Checkered Tales: 50 Intriguing Facts and Events from Chess History

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1 Illusionary Chess Machine

Illusionary Chess Machine

The Mechanical Turk, an illusionary chess-playing machine, deceived observers across Europe and the Americas for 84 years, from its inception in 1770 until its destruction by fire in 1854. Operated by a hidden human chess master within the machine, the Turk gave the impression of autonomous chess play.


2. A unique occurrence in chess history transpired in 1975 when Tony Miles and Stewart Reuben mutually agreed to a draw without making any moves, resulting in a rare 0-0 outcome instead of the typical 1-0, 0-1, or ½-½. The arbiter, faced with this unprecedented scenario, opted to award 0 points to each player rather than declare a draw.


3. One of the greatest chess players of all time, Bobby Fischer, faced an arrest warrant from the United States in 1992 for breaking international sanctions by taking part in a match in Yugoslavia. This event marked his final competitive match, as he never returned to the US thereafter.


4. International chess master Robert Wade sought to advance his career in 1951 by engaging in simultaneous chess matches against 30 Russian schoolchildren. Ultimately, he managed to draw with 10 of them but succumbed to defeat against the remaining 20, earning him the dubious distinction of the worst simultaneous chess performance on record.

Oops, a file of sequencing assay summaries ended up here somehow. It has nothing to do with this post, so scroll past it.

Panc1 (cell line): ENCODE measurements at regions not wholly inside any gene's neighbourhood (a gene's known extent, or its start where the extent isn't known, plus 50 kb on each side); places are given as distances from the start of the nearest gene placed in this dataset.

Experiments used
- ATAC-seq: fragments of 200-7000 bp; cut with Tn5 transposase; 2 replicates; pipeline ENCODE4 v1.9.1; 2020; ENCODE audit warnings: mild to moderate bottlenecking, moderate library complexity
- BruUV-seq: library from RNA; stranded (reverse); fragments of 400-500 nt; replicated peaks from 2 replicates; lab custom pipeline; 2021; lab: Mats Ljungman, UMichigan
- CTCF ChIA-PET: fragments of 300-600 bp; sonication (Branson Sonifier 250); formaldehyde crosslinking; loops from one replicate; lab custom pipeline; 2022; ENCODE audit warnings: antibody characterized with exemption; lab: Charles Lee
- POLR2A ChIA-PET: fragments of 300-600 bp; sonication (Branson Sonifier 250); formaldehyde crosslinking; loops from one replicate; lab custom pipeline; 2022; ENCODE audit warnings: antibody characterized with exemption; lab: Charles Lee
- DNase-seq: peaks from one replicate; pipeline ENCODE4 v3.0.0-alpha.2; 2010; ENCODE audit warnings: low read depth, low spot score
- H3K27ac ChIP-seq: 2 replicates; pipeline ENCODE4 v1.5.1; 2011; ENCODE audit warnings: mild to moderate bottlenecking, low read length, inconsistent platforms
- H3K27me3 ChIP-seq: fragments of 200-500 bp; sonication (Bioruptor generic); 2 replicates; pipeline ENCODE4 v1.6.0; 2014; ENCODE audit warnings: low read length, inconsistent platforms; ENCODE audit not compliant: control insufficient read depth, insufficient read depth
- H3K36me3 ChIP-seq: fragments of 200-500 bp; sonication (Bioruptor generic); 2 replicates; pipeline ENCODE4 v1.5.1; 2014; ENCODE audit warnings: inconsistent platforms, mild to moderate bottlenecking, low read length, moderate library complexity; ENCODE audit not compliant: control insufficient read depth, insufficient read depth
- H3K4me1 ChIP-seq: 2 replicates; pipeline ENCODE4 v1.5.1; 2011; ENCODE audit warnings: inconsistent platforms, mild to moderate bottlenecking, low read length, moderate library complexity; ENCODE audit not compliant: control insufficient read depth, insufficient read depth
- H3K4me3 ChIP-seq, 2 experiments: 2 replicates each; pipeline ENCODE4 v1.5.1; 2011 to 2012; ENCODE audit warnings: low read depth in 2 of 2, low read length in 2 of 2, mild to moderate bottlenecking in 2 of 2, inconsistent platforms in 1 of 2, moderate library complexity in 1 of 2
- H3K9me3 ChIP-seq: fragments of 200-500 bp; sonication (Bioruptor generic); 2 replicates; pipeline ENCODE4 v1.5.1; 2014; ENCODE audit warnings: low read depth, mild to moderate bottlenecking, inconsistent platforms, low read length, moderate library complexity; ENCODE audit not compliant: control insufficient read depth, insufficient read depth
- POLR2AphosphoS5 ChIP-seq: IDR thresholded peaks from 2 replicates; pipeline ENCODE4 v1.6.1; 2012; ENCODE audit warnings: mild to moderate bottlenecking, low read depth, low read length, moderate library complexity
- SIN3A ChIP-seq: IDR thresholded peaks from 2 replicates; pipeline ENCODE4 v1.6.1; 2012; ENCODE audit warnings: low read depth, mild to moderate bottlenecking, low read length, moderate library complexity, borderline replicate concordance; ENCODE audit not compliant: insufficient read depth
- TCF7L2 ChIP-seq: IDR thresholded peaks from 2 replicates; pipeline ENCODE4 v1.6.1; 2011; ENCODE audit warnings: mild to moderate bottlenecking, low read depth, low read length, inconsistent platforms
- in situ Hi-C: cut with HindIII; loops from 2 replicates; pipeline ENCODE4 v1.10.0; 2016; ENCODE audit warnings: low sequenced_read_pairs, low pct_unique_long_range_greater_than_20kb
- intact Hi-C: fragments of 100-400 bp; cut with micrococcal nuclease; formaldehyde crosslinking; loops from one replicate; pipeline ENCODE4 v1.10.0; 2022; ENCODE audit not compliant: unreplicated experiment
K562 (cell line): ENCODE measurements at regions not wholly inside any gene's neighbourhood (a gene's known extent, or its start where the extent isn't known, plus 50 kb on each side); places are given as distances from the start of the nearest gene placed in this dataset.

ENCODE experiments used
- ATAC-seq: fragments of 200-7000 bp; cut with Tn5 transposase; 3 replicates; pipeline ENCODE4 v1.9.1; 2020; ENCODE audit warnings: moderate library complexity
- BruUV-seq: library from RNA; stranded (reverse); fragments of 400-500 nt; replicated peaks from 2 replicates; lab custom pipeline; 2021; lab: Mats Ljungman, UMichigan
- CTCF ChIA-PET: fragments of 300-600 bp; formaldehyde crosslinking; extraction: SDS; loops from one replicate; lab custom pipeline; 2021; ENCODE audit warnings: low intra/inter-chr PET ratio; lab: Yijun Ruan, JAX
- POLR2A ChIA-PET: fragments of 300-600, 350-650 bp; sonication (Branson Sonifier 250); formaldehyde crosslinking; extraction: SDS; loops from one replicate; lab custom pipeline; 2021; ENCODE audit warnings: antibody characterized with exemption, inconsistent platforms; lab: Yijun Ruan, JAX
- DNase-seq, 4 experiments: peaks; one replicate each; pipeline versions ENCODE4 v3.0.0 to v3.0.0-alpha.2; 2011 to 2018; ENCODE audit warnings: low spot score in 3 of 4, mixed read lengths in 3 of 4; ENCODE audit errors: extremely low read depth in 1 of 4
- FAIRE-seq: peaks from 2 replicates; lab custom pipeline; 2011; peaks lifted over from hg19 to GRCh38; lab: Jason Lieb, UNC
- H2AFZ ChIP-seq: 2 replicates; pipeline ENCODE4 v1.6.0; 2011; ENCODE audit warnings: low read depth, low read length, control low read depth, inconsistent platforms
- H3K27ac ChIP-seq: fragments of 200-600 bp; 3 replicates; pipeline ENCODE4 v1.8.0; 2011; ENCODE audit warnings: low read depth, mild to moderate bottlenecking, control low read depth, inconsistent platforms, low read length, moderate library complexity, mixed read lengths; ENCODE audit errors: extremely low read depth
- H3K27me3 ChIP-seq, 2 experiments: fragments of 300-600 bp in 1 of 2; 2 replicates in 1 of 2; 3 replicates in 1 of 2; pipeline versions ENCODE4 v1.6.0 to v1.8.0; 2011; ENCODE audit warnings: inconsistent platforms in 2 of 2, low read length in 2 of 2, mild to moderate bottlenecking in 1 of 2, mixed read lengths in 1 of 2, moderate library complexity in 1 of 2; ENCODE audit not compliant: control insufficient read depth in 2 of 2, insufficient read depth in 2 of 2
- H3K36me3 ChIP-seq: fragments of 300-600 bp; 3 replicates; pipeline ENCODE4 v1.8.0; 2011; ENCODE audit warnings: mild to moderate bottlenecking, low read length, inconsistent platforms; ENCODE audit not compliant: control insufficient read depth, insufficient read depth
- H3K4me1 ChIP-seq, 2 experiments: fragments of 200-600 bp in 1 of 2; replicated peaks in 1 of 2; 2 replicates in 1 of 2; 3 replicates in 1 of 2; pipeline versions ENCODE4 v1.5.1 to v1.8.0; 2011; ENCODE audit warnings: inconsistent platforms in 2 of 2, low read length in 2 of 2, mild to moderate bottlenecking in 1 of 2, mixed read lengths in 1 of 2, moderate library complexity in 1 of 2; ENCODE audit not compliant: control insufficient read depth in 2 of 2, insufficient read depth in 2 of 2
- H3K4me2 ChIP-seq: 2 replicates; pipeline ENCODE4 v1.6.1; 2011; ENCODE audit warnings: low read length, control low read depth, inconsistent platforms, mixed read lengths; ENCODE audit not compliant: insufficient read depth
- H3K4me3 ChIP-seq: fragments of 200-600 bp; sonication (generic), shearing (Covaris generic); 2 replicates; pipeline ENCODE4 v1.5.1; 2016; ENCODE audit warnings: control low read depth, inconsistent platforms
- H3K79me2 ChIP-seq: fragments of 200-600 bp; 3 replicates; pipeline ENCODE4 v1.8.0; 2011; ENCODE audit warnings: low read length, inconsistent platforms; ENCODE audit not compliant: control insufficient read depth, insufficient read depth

5. In 1997, the supercomputer Deep Blue made a move against chess grandmaster Garry Kasparov that defied conventional wisdom, potentially unsettling him and contributing to his loss in the match. Subsequently, it was revealed that a bug had caused the computer to make the move randomly.


6 Polgár’s Chess Prodigy Experiment

Polgár's Chess Prodigy Experiment

Psychologist László Polgár theorized that early training could mold any child into a genius in their chosen field. As an experiment, he commenced training his daughters in chess from the age of 4. All three daughters blossomed into chess prodigies, with the youngest, Judit, widely considered the best female player in chess history.


7. The chess piece known as the “queen” was originally the “advisor,” limited to moving one square diagonally. The transformation of this piece into the powerful queen we recognize today occurred during the 15th century in Europe, coinciding with the rise of female monarchs.


8. Prior to the advent of the Internet, chess enthusiasts engaged in long-distance matches by exchanging moves via postcards. Players from around the globe took turns describing their moves on postcards, thereby participating in matches spanning vast distances.


9. Hollywood icon Humphrey Bogart indulged his passion for chess by engaging in correspondence games with soldiers stationed overseas during World War II. However, in 1943, the FBI intervened, instructing him to cease this activity after intercepting his mail and mistaking the chess notations for coded messages.


10. In 2022, a chess robot in Moscow caused controversy when it injured the finger of its 7-year-old human opponent. The incident occurred after the boy made a rapid move without waiting for the robot to complete its turn.


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11 Kasparov vs. Polgár’s Chess Match

Kasparov vs. Polgár's Chess Match